Above: NEID team members installing a large prism into the spectrometer. NEID should have three times the precision of previous radio velocity spectrometers, enabling it to discover more Earth-mass exoplanets. Courtesy the NEID team.
ASTRONOMERS HOPE A NEW HIGH-PRECISION spectrometer attached to the 3.5-metre WIYN telescope at Kitt Peak National Observatory in the US, will lead to the discovery of more Earth-mass planets.
Known as NEID, an acronym for NN-EXPLORE Exoplanet Investigations with Doppler spectroscopy, the device splits starlight into its component wavelengths. By measuring whether any wavelengths have been shifted from their normal positions, astronomers can tell if the star is being tugged this way or that by the gravity of unseen planets.
The method is known as a radial velocity measurement, and is one of the main techniques through which scientists have discovered many exoplanets, ie. those that orbit stars beyond our Solar System.
Appropriately, in the language of the Tohono O’odham Nation in the Arizona-Sonoran Desert — where the WIYN telescope is situated — the word ‘neid’ means ‘to see’.
The leader of the team that developed the special optics for NEID is Macquarie University’s Dr Christian Schwab.
Schwab and his colleagues expect NEID to have three times the precision of the previous best radial velocity spectrometers.
Starlight from WIYN’s 3.5-metre-diameter mirror is fed by optical fibre to NEID, which is housed in a special enclosure.
NEID needs to be kept at a constant temperature, so the enclosure is temperature controlled to keep the instrument stable to within a thousandth of a degree.
“The optical design for this spectrograph was challenging, as we wanted to achieve practically perfect image quality over a very broad range of wavelengths, spanning from the ultraviolet to the near-infrared part of the spectrum,” said Schwab.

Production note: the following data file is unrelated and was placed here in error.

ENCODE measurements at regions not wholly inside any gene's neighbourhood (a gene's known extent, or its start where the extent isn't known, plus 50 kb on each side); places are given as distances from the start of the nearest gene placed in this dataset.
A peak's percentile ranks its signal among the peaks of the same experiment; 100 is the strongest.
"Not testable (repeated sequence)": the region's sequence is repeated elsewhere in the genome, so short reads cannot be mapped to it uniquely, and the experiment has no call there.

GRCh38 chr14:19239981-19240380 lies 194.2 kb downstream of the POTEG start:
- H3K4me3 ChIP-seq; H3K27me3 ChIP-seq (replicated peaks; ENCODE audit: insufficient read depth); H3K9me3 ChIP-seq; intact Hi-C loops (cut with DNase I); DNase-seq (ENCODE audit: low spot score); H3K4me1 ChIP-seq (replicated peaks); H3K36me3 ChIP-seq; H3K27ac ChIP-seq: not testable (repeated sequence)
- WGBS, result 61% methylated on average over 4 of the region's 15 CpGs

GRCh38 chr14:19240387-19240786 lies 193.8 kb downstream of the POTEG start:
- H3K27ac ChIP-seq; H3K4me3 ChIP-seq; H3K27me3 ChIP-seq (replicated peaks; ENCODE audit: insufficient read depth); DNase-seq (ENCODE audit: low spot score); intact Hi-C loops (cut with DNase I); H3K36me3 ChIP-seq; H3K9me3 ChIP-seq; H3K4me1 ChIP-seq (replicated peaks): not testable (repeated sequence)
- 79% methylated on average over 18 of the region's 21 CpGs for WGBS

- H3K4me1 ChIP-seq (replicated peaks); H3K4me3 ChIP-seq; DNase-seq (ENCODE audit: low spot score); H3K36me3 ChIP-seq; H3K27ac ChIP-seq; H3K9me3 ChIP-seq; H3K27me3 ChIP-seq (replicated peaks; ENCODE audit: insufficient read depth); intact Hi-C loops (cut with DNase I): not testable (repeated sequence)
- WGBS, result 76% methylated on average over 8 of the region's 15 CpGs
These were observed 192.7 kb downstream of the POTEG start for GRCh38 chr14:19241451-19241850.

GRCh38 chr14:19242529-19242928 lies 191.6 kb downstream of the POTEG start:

“At the same time, the optics, with 300-mm diameter lenses and a very heavy, custom prism, had to be built on a fast timeline.
“We came up with a novel design that delivers excellent images with fewer lenses, which makes it easier to stabilise it to the extreme degree required by the tiny exoplanet signals,” added Schwab.
First light observations
In early January, as part of its first-light observations, NEID was aimed at 51 Pegasi, the first Sun-like star confirmed (in 1995) to have an exoplanet.
“First light is an important milestone in an instrument’s development,” said NEID Project Scientist at Penn State University, Jason Wright.
“It is the first verification that NEID is measuring starlight as expected and is on its way to full functionality.”
Schwab, Wright and their colleagues are looking forward to combining NEID’s measurements with those from space observatories, such as NASA’s Transiting Exoplanet Survey Satellite.
“When we combine future NEID observations with data from spacecraft, things will really get interesting, and we will be able to learn what planets are made of,” said Wright.
“We will know the planet’s density, which is a clue to understanding how much of an atmosphere the planet has; is it gaseous like Saturn, an ice giant like Neptune, rocky like Earth, or something in between — a super-Earth or sub-Neptune?”
Schwab and his colleagues at Macquarie University are building a simpler, half-scale version of NEID for use on the university’s telescope.
The Macquarie version will produce an optical output 50% the size of that of NEID, and will not have the same thermal control system.
Funded through an internal university learning and teaching grant, it will be used to train university students in the techniques of hunting for exoplanets circling bright stars visible from the Southern Hemisphere.
A similar version is being built for use on a robotic telescope situated in South Africa.